For version 2.0, they will start co-hosting the code, merge developer and user mailing lists, and merge issue tracking.
An initial release will contain an “Uber-jar” file, which includes two API’s.
Online resources: selenium.googlecode.com
They will provide native support for Java, Python, Ruby and C#. And there will be contributions for PHP and Perl.
More clear design, divided into three parts:
There were two more outlooks: One was mobile devices support, the other one was a WebDriver fork, developed by Opera.
What I missed was a release date for Selenium 2.0 :-)
The statement was like “we are working on it”. I hope it won’t last too long, because after this very entertaining talk I am very curious about version 2.0!
Joshua Williams and Ross Smith talked on “Score One for Quality”. It was on introducing games into working processes, in this case, into Quality Assurance, in order to fight frustration and demotivation. They shared their experiences at Microsoft with “42Projects”. It was focused on bringing back trust, innovation and play.
After a short game called “best bug story” they played with us, they explained why games are working: Because we belong to a generation of gamers. And because 81% of (IT?) business people are 34 years old & younger [oh dear, just 3 years to go…!].
Josh & Ross showed up the pitfalls when using games. There are situations where you shouldn’t play games. e.g. you shouldn’t play “who is the best for Steve’s job?” – when Steve eventually is not the best in this game, he -or you- might have a problem…
Interesting fact: Microsoft used games to review the Windows 7 i18n/l11n project.
Some guidelines for games:
– Set clear objectives
– Use rewards carefully
– Keep duration short
– Implement “Broad Appeal” mechanisms
– Focus on “Organizational Citizenship Behaviour” [what an expression…]
Just my 5 ct. to add: Playing games was also a topic at the Agile2009 conference. And even though I actually cannot find it, there must be a book on Agile Games. In agile environments, playing games is a very useful tool. But I don’t agree completely with the speakers how to use games in a production process. But that’s another story, will be written maybe in a few weeks.
The last regular talk of the conference was on “Automated Performance Test Data Collection and Reporting” by David Burns and David Henderson (smartFOCUS DIGITAL). They pointed out how important a site’s performance can be for visitors, page impressions or consuming rates, e.g. 400ms delay may result in 5%-9% loss of consumption. They demonstrated their own solution for performance measurement and tracking, based on YSlow. YSlow is a free and very useful tool, developed by Yahoo. It’s a Firefox Plugin which interoperates with Firebug. With that tool, you can do some manual ad-hoc measurements. The speakers mentioned an interesting feature of YSlow, Beacon, which enables YSlow to send results as HTTP GET requests to an URL.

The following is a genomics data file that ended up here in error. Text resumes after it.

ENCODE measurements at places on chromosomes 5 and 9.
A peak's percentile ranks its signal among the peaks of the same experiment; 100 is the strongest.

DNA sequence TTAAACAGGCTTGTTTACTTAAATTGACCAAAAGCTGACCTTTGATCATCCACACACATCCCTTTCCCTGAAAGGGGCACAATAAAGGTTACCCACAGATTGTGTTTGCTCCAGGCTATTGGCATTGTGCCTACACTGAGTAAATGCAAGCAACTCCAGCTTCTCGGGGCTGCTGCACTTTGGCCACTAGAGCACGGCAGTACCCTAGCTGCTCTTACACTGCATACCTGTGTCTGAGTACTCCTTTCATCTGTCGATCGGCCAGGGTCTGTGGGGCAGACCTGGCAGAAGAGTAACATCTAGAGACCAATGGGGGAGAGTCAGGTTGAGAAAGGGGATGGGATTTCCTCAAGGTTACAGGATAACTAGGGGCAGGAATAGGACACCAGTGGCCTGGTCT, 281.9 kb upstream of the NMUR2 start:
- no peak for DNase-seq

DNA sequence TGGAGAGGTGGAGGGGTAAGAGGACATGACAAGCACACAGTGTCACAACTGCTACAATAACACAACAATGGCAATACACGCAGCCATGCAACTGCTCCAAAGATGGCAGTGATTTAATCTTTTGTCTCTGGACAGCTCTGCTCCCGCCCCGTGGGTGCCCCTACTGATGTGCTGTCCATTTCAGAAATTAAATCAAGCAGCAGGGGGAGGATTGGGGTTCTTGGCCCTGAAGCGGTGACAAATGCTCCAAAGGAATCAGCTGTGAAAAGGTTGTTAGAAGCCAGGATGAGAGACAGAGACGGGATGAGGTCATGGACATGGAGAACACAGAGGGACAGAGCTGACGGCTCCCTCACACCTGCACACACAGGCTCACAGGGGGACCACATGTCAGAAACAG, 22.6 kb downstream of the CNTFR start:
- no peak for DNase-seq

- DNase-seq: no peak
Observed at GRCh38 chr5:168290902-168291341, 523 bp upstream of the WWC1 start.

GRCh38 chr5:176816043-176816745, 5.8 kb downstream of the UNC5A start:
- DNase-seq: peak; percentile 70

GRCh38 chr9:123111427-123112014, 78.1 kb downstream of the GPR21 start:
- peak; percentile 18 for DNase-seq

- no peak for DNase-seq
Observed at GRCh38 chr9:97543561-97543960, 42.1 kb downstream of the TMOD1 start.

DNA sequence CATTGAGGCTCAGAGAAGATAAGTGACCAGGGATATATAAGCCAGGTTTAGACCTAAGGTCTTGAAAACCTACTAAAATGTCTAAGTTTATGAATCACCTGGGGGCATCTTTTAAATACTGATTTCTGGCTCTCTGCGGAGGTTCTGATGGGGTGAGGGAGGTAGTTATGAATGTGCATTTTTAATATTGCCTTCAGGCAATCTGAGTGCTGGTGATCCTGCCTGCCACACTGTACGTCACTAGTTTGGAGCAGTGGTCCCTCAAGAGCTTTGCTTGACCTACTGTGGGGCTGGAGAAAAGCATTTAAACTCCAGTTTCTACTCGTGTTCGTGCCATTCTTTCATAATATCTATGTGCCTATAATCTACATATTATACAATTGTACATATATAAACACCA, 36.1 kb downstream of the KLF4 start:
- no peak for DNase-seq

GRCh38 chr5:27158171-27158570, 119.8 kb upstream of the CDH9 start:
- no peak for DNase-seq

As a special service for you, I looked for the documentation of this feature – and this is what I found: http://developer.yahoo.com/yslow/help/#yslow_beacon
David&David used this to integrate YSlow measurements in their Continuous Integration environment and wrote a detailed web-based reporting and tracking tool around it.
Google Wave was also a big topic during the days – and we had the opportunity to test Wave in real-life conditions for two days. All the communication concerning GTAC can be found in the wave “group:firstname.lastname@example.org” (you have to be a beta tester). They didn’t have to convince me – I had already realized before, which impact Google Wave will have. But there were many attendees who changed their mind while using Wave and seeing it in action as a collaboration tool. I think it’s even more than a collaboration tool, in my eyes it’s going to revolutionize all kinds of virtual communication.
But back to its usage as a collaboration tool, I want to quote Jason Huggins. He tweeted:
@jhuggins “awesome use of Google Wave @ gtac- A new wave for each talk at the conf. Now the community can crowd-source their note-taking.”
GTAC ended with a discussion in a very funny and relaxed atmosphere. Everybody I talked with was very happy about having had a very good time at Google with so many high-level quality talks.
So, I hope that rumors will turn out as right and the next GTAC will be located in Bangalore or Hyderabad, India.